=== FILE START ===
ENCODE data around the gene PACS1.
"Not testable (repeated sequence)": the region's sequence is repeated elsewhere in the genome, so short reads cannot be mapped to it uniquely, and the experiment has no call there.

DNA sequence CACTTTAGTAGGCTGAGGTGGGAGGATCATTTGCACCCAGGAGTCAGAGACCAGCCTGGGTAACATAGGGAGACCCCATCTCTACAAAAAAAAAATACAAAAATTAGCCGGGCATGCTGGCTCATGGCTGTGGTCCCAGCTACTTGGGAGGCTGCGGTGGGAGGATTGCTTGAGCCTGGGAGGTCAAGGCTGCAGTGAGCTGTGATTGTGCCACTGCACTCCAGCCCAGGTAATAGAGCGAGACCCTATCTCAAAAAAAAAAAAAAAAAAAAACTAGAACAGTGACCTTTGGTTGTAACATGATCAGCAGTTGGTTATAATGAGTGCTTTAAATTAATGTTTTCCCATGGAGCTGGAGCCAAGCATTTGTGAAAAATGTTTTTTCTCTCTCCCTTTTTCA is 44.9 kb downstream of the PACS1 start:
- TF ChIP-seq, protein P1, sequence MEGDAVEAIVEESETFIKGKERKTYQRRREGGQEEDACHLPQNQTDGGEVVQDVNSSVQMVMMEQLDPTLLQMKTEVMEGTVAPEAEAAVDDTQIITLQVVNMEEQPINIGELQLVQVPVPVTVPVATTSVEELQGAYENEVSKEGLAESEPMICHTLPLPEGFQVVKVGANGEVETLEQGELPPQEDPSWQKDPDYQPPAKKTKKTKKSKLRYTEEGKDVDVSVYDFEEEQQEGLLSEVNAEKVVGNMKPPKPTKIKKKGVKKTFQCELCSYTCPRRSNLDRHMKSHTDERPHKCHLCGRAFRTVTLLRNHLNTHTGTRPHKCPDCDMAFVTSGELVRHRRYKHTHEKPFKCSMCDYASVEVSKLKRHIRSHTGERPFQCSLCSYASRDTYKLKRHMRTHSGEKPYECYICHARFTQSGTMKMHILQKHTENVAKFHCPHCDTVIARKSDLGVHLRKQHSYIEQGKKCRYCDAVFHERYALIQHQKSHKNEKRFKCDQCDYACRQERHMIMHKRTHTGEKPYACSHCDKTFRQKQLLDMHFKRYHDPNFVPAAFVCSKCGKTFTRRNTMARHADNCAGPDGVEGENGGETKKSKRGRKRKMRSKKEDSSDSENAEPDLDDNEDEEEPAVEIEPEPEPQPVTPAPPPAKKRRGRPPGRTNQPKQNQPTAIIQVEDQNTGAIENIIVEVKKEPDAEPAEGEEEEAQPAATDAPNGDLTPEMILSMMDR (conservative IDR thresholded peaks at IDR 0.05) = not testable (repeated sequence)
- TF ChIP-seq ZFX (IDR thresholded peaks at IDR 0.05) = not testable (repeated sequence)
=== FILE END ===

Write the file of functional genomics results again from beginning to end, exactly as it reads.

ENCODE data around the gene PACS1.
"Not testable (repeated sequence)": the region's sequence is repeated elsewhere in the genome, so short reads cannot be mapped to it uniquely, and the experiment has no call there.

DNA sequence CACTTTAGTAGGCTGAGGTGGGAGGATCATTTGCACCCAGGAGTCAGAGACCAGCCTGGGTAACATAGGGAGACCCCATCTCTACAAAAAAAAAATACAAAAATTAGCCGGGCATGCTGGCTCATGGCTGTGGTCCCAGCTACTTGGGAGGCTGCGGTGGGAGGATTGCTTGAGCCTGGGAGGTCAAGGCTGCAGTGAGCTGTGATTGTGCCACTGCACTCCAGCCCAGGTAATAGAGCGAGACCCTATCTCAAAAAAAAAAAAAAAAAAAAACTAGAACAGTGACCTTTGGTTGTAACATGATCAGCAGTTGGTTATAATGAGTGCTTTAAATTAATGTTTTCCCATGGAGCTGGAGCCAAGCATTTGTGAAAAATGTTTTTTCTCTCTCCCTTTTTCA is 44.9 kb downstream of the PACS1 start:
- TF ChIP-seq, protein P1, sequence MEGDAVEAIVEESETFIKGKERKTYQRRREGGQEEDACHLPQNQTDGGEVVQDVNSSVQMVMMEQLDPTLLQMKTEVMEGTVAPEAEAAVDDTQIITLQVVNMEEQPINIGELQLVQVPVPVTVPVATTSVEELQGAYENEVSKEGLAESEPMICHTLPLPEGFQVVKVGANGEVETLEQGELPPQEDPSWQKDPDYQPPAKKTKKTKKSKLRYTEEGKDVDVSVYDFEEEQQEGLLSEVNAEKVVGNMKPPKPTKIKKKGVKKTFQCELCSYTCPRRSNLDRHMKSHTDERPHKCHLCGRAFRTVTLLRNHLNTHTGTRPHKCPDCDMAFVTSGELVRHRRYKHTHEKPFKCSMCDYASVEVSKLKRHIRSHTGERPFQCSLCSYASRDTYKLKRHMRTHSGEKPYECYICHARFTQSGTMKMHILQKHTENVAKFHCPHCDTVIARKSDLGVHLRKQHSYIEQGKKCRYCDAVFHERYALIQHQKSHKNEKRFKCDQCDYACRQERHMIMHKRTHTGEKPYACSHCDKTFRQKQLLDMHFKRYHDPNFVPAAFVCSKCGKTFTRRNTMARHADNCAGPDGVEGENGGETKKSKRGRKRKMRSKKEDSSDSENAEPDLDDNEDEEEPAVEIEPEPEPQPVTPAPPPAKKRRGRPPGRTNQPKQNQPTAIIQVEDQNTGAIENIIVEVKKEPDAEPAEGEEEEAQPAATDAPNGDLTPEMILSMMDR (conservative IDR thresholded peaks at IDR 0.05) = not testable (repeated sequence)
- TF ChIP-seq ZFX (IDR thresholded peaks at IDR 0.05) = not testable (repeated sequence)